I had a 88 Bonneville, and now have a 96 Bonneville, both with Pontiac’s 3.8 6-cylinder, fuel injected V-6. The Grand Prix is little smaller, but I think had engine choices similar to the Bonneville. If not, this may not help much.
Both Bonnevilles had/have all solid-state electronic ignition. In other words, no mechanical distributor at all, it’s a completely solid-state module that gets its timing signals from the main computer. So the timing belt (not a chain on that particular engine) has nothing to do with the distributor timing.
However, even though these engines don’t have a mechanical rotor for a distributor, the timing belt drives the camshaft, which must be kept in sync with crankshaft, or your valves open and close at the wrong time. So the belt and gears still need to be replaced at some point.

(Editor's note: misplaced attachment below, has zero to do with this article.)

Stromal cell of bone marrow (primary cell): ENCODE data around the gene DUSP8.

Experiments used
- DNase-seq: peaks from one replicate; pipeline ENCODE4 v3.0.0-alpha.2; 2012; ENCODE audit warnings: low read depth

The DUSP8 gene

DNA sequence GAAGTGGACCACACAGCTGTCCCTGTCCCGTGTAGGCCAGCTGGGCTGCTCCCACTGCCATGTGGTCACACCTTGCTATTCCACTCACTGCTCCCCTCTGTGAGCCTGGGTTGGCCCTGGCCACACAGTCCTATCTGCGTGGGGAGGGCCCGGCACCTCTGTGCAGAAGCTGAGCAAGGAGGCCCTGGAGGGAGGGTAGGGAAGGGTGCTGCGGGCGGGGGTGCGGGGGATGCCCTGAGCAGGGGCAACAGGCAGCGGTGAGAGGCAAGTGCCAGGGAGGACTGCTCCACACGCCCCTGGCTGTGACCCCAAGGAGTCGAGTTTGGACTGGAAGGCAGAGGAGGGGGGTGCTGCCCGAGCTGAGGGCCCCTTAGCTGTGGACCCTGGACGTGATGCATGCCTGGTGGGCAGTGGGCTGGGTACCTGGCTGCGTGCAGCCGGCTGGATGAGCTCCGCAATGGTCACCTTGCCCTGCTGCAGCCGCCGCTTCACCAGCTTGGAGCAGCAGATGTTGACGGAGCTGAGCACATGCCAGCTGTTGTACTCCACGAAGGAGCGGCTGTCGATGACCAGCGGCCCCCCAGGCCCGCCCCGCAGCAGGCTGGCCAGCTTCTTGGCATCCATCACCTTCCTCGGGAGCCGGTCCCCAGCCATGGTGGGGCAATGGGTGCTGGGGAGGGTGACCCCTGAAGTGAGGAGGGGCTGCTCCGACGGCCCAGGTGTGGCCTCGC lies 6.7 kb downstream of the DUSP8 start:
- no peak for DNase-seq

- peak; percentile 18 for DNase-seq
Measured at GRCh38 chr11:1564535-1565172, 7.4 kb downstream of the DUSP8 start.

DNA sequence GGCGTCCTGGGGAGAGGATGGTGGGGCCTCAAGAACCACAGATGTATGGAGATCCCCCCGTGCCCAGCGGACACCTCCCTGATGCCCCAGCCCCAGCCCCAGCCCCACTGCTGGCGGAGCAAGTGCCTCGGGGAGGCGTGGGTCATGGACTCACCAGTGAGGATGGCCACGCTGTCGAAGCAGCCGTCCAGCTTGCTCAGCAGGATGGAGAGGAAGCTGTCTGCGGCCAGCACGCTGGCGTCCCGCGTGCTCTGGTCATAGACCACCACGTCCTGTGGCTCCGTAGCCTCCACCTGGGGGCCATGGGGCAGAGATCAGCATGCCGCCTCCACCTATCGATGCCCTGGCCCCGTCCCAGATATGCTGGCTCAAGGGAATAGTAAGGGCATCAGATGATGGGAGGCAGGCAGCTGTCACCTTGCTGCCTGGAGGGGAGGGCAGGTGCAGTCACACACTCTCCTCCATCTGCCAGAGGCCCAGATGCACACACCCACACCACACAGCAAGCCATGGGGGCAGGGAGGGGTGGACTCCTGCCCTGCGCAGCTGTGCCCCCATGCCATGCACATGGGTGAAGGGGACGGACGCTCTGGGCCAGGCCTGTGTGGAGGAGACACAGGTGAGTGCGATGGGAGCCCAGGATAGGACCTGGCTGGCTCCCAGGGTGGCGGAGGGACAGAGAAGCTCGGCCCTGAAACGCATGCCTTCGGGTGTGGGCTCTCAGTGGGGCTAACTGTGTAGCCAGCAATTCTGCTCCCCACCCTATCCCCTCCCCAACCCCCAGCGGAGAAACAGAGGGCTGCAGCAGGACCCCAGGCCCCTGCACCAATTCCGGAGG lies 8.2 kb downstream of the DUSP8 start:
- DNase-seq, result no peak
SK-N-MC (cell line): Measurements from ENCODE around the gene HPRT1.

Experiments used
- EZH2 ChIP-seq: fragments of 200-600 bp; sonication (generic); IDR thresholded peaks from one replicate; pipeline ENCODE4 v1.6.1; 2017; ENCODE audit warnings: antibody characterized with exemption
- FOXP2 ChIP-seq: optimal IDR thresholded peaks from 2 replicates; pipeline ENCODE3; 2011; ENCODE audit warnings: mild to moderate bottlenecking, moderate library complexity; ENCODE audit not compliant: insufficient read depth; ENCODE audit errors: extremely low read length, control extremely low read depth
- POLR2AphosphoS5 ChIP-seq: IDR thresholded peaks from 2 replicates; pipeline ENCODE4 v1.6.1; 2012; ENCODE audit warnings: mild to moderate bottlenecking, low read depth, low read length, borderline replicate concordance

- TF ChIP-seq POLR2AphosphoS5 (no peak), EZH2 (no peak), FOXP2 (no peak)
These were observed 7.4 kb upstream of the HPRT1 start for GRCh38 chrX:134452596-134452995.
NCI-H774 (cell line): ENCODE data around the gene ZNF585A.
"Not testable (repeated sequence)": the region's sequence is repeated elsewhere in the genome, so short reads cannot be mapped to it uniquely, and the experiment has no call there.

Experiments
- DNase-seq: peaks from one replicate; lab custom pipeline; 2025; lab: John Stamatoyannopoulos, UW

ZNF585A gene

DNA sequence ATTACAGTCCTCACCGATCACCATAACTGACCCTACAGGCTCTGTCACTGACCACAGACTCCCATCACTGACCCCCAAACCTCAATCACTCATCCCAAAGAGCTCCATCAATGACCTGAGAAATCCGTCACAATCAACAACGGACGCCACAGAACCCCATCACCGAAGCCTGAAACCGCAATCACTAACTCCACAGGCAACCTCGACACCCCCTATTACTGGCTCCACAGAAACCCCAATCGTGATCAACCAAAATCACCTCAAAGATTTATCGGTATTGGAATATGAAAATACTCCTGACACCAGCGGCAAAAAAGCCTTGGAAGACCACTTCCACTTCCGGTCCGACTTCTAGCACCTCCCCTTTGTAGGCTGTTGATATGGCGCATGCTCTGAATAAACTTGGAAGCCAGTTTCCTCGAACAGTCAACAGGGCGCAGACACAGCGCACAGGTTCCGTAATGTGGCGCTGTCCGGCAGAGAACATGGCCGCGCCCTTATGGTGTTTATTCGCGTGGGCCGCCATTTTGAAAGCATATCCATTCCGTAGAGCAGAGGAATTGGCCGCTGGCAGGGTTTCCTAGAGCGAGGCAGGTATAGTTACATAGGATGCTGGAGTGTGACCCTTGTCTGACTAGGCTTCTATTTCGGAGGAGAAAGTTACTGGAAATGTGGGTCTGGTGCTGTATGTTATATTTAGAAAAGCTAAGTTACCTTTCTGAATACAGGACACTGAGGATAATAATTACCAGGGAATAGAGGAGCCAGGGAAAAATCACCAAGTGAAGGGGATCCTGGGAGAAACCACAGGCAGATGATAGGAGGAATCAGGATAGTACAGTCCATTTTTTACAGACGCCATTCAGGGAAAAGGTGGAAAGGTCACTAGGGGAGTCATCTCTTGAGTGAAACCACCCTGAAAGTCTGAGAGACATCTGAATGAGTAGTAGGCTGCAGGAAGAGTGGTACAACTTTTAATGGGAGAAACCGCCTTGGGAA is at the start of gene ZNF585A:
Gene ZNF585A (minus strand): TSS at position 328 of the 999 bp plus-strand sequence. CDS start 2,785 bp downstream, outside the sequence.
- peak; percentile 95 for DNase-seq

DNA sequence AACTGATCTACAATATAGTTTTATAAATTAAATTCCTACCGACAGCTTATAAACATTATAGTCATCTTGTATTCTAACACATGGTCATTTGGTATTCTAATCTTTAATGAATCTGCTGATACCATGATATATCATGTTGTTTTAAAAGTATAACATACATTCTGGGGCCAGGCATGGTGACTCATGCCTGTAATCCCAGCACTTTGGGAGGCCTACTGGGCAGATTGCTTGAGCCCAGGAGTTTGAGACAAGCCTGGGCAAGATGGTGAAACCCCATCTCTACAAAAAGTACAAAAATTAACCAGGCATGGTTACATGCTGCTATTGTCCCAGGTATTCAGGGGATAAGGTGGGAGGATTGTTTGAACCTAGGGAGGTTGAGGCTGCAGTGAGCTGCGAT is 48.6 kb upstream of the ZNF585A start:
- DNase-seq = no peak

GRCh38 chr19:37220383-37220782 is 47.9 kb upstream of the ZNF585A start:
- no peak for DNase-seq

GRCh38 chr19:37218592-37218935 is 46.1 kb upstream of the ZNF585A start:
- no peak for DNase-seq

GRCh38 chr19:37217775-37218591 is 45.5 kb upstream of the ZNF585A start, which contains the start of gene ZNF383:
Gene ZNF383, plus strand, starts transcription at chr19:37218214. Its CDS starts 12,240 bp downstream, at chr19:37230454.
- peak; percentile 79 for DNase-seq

IIRC, Pontiac recommends replacing the timing belt and gears at around 100,000 miles. I had the one on my 88 replaced at around 165,000, even though it was still running strong. But I was heading out on a 3 thousand mile trip and figured it was time to do it just out of CYA concerns. (On a side note, that car ran another 50,000 before I gave it to my sister, who drove it for 2 ½ more years before she crashed it. It was still running strong and had never had any major engine work.)